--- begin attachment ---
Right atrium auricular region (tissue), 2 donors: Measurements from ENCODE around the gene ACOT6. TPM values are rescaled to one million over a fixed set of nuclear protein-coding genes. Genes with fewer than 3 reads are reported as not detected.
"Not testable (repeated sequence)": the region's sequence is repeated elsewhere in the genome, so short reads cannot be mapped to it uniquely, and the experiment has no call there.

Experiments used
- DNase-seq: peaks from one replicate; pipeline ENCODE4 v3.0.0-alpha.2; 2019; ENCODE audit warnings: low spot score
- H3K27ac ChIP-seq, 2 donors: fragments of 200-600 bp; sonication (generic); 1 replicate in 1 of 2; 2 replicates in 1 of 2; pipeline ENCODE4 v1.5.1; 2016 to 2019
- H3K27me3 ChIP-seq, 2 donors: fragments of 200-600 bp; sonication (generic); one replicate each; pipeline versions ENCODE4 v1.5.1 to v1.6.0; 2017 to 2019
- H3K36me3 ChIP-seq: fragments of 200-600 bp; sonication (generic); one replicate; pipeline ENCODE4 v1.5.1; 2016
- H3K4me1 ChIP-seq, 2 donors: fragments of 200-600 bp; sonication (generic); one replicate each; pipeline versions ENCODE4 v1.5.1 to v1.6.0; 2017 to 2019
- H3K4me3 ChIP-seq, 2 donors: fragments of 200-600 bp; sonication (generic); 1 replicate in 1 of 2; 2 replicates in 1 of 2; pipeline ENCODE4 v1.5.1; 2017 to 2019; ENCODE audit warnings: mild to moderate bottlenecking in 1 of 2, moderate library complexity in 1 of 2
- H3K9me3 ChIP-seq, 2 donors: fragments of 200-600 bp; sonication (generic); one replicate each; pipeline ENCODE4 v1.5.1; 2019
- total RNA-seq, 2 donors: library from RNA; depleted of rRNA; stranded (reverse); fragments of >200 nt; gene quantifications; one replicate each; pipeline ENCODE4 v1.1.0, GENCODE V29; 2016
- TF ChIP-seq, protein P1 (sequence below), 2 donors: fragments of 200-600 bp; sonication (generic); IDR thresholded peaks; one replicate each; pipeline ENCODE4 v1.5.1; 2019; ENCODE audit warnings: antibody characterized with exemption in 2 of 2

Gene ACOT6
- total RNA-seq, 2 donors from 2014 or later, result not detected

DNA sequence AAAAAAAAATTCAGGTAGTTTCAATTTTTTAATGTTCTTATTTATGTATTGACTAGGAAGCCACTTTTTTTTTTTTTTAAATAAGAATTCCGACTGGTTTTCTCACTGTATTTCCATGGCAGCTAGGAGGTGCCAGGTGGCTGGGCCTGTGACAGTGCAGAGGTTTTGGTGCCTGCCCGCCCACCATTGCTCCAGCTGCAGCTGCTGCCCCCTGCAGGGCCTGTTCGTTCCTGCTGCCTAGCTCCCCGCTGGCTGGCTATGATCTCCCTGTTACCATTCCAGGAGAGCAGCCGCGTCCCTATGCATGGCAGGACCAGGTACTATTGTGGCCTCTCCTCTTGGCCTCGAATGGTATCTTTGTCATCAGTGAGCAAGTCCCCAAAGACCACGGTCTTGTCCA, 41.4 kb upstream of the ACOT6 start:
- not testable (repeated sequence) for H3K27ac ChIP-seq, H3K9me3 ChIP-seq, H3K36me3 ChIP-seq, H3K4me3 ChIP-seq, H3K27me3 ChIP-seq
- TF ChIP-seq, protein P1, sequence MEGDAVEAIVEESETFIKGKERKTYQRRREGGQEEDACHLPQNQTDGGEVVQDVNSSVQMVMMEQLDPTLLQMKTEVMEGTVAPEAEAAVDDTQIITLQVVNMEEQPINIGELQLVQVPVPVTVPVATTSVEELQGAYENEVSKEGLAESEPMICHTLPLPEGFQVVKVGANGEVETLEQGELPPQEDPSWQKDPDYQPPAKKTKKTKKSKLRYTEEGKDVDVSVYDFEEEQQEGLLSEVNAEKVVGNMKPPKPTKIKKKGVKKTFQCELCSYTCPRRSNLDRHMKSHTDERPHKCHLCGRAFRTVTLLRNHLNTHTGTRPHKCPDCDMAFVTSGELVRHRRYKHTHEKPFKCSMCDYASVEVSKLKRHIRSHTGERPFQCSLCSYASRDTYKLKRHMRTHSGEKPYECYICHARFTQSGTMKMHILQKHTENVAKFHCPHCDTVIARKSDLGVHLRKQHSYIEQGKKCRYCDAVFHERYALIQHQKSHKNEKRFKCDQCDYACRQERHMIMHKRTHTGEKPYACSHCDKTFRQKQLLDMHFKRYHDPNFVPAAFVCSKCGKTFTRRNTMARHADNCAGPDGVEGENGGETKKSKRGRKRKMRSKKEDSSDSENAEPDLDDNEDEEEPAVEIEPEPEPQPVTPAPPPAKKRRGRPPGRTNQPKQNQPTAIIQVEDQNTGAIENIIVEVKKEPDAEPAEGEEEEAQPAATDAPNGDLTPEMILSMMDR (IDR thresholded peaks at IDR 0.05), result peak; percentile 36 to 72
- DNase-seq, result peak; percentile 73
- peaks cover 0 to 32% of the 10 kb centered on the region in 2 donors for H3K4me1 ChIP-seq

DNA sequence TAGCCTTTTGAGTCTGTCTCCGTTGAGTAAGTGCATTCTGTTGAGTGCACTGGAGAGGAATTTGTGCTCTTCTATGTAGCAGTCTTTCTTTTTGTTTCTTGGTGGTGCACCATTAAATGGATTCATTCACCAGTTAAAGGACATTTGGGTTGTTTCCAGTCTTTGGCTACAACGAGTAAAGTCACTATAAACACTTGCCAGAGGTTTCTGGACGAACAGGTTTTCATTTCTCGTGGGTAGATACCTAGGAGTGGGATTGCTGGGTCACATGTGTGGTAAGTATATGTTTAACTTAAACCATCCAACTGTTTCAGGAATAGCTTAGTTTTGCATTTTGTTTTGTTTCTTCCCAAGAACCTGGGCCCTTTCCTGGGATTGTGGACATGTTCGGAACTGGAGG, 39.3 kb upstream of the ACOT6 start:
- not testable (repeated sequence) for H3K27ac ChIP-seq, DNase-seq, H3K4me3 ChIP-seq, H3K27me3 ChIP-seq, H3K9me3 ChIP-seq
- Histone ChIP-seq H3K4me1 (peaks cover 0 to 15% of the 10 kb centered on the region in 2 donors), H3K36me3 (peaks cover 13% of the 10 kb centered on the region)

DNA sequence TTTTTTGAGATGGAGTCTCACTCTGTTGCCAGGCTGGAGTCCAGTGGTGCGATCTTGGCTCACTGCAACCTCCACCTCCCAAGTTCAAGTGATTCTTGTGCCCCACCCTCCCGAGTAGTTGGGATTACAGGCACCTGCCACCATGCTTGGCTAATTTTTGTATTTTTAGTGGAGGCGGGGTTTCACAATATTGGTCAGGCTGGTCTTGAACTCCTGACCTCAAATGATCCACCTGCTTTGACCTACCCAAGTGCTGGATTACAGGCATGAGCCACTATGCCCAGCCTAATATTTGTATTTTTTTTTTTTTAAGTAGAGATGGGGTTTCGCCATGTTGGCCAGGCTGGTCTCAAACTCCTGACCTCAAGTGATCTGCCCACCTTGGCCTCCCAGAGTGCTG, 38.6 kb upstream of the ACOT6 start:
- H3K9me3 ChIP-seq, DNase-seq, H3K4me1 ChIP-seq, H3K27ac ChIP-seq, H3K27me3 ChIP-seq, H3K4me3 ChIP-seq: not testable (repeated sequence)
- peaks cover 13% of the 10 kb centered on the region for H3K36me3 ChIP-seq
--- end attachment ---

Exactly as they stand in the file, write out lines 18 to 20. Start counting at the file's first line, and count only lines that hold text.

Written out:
- DNase-seq, result peak; percentile 73
- peaks cover 0 to 32% of the 10 kb centered on the region in 2 donors for H3K4me1 ChIP-seq

DNA sequence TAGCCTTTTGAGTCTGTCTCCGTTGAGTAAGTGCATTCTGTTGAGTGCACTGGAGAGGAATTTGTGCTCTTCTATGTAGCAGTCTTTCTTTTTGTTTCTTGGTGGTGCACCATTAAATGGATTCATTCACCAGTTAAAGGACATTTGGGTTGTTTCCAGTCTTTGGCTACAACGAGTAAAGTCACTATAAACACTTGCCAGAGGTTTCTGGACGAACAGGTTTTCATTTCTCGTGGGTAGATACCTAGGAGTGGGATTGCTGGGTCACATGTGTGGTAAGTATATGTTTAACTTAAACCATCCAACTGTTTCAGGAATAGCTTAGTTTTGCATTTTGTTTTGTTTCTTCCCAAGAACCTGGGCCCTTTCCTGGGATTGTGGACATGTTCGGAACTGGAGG, 39.3 kb upstream of the ACOT6 start: